Olivia – Blissfield, MI

A: Great question! The answer all depends on the kind of ultraviolet light you’re talking about – so let’s quickly go through the differences between a UV sterilizer and a UV clarifier.

UV Sterilizer: Cleans It All- Good and Bad

A UV sterilizer completely sterilizes the water – which means it kills anything and everything that floats past its path, including beneficial bacteria found in some water treatments. These units are effective at killing floating algae and harmful pathogens like parasites, but they kill the good stuff, too. We don’t recommend adding bacteria to your pond while using a UV sterilizer.

UV Clarifier: Targets the Green Stuff

A UV clarifier is different. It targets just algae and leaves the bacteria alone (as long as the unit is sized right for the pond). The clarifier uses ultraviolet light to destroy the reproductive ability of suspended green stuff. Dead algae then clumps together into particles large enough to be removed by mechanical filtration, leaving the pond cleaner and clearer. If pea soup water is a recurring problem for you, add a UV clarifier to your pond.

Optimize the Flow

If you use a UV clarifier, you can leave the light on while you use bacteria-based treatments, like those found in the DefensePAC® Pond Care Package. But just be sure the bulb and pump are sized correctly.

Bright Enough Bulb: For a UV clarifier to be most effective, the bulb needs to have a high enough wattage for your pond’s volume. All UV clarifiers are rated based on pond size. The larger the wattage, the larger the pond size the UV clarifier can handle.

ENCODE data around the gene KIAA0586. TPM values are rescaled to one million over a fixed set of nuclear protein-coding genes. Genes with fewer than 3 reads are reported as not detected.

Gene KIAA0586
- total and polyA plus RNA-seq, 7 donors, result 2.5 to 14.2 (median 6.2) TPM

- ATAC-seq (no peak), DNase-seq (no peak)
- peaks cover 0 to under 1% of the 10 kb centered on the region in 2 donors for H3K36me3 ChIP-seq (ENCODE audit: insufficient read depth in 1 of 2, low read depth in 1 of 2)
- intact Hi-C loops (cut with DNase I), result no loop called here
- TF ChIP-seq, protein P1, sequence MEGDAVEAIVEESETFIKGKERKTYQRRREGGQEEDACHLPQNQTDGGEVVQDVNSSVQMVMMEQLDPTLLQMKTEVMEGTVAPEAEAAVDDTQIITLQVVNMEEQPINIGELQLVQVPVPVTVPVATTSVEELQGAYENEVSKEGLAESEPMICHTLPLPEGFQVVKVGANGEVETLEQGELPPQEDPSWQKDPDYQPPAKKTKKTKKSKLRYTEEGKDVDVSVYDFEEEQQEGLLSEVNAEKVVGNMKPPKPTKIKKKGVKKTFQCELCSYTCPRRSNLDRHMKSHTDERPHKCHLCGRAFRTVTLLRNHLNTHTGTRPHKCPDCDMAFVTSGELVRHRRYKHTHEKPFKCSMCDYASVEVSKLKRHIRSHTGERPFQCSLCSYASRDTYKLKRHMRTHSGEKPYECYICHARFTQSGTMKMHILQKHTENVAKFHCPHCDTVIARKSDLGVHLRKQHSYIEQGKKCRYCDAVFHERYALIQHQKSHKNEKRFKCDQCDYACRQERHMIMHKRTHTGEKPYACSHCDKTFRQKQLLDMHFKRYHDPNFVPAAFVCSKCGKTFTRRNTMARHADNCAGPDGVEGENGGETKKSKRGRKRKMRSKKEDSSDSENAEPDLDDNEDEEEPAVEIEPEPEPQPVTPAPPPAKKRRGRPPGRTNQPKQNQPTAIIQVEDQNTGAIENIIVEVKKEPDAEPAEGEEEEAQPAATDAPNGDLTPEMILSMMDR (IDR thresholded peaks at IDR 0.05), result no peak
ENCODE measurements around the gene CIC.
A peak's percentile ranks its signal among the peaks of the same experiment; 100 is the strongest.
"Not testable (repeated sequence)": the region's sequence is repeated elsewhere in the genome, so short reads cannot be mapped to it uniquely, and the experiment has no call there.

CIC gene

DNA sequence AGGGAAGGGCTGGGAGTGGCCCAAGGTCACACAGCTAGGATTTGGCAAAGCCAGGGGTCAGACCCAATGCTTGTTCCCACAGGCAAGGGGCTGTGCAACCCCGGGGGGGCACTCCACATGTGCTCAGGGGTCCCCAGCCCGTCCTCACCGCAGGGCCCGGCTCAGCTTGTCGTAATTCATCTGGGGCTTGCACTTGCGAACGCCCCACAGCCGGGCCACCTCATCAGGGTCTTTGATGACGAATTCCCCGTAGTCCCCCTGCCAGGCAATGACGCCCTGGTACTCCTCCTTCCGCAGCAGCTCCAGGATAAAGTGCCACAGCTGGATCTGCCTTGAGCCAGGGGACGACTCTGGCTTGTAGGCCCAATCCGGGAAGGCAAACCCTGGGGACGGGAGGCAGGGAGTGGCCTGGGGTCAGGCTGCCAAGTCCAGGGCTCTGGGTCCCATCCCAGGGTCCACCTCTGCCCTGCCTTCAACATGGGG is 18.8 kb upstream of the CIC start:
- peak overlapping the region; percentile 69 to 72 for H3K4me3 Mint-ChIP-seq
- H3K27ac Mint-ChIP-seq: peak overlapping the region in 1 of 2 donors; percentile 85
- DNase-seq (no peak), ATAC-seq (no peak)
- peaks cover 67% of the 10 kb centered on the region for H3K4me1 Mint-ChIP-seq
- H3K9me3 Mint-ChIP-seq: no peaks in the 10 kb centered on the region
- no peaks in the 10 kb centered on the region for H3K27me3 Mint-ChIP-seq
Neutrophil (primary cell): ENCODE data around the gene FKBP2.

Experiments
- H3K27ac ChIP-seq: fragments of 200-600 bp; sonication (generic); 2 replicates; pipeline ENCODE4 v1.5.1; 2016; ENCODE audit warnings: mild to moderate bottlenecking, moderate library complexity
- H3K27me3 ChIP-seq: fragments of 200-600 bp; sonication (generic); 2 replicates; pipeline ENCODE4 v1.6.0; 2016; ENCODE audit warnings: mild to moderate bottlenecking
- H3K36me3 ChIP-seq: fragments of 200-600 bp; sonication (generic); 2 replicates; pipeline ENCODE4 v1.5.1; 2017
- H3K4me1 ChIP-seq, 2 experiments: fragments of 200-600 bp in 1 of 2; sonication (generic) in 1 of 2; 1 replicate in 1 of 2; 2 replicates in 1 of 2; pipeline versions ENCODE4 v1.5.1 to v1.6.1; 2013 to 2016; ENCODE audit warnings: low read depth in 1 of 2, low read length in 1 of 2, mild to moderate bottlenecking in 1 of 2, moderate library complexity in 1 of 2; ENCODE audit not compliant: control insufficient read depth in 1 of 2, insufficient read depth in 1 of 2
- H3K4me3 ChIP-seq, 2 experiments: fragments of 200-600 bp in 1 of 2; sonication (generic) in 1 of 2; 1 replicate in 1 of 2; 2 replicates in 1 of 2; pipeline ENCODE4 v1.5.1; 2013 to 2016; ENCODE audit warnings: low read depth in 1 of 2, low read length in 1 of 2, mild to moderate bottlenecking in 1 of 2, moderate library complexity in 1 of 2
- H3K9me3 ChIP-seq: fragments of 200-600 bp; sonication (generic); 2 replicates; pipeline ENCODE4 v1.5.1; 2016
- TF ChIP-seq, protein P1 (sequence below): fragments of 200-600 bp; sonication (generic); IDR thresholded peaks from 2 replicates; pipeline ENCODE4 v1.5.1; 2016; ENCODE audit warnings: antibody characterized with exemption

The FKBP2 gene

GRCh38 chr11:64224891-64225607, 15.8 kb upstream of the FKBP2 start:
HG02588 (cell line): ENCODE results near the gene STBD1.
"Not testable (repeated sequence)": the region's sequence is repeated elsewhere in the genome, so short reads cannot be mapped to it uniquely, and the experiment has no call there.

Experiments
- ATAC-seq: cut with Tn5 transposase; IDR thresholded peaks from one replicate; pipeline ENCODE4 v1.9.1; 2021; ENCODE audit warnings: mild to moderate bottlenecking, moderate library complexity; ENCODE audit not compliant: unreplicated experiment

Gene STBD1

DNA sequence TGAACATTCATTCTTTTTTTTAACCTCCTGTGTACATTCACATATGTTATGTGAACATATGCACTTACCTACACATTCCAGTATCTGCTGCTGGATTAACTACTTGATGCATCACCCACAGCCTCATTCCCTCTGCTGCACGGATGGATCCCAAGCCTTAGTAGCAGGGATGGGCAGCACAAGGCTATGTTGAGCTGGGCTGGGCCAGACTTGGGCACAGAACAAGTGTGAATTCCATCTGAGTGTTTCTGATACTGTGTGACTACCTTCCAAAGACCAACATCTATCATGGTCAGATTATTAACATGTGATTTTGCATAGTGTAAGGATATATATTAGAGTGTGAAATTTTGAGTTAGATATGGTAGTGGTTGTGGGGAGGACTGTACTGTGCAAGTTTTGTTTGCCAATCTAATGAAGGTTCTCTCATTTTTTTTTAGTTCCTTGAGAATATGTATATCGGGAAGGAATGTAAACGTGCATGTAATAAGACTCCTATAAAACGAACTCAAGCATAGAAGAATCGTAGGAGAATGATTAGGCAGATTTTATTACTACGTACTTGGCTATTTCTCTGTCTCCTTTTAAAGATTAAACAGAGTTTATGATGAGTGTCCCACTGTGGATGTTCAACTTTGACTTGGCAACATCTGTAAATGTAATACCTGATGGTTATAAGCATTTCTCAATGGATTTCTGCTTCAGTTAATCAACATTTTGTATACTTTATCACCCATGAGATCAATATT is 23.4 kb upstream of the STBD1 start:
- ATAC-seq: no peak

Power to the Pump: The water needs to flow pass the UV bulb at the just right speed, so the pump size is important. If the water moves too quickly, it won’t kill the algae and it could cause the seals on the unit to malfunction; if it moves too slowly, it will kill the algae and beneficial bacteria. A great rule of thumb is to push the water approximately half of what the UV is rated per hour.

A convenient option is to try out an all-in-one unit, like the AllClear™ & SolidFlo™ Combo Kits. The mechanical and biological filter system comes with a built-in UV clarifier. When used with the SolidFlo pump, you’ll be well on your way to clear water.

One last tip: Keep the water well-circulated by running an aeration system, like one of the Airmax® Aeration Kits. Its diaphragm compressors and air stones keep the beneficial bacteria supplied with oxygen, as well as ensure every drop of water and every algae cell float past that UV bulb.

Pond Talk: When have you used an UV clarifier in your pond?

All-Natural Pond Care System - Pond Logic (r) DefensePAC 9r)

Why does my water garden turn green and can I prevent it? | Decorative Ponds & Water Gardens Q & A

Q: Why does my water garden turn green and can I prevent it?

Q: Why does my water garden turn green and can I prevent it?

Laurie- Bardstown, KY

A: Green water in fish ponds and water features are a common conundrum faced by hobbyists. What causes it, and how can it be fixed?

Algae Explosion
Green water is the result of an imbalance in your pond’s ecosystem. When too many nutrients – also known as decomposing plant material, fish waste and other debris – build up in your water garden, algae flourish because the nutrients act like fertilizer to those tiny plants. That thriving planktonic algae is what causes your water to resemble pea soup.

Finding Balance:
To achieve balance in your pond, you need to evaluate and correct the underlying problems that are causing your green water. Here’s a guide that can help you identify the problem and work toward a solution:

  • Problem: Too many fish.
    Solution: If your water garden is brimming with fish, it may be time to relocate some of them. Overcrowding is a common source for green water because your filtration system may not be large enough to handle the amount of waste being produced. A simple rule of thumb to ensure room for your fish is one fish (5 inches long) for every 10 square feet of surface area.
  • Problem: debris buildup.
    Solution: After a long winter, waste and debris may have built up in your pond. A good spring cleanout will remove those excess nutrients that are feeding the algae. Here’s an easy step-by-step spring cleaning guide to follow that will help you through the process.
  • Problem: Inadequate mechanical filtration.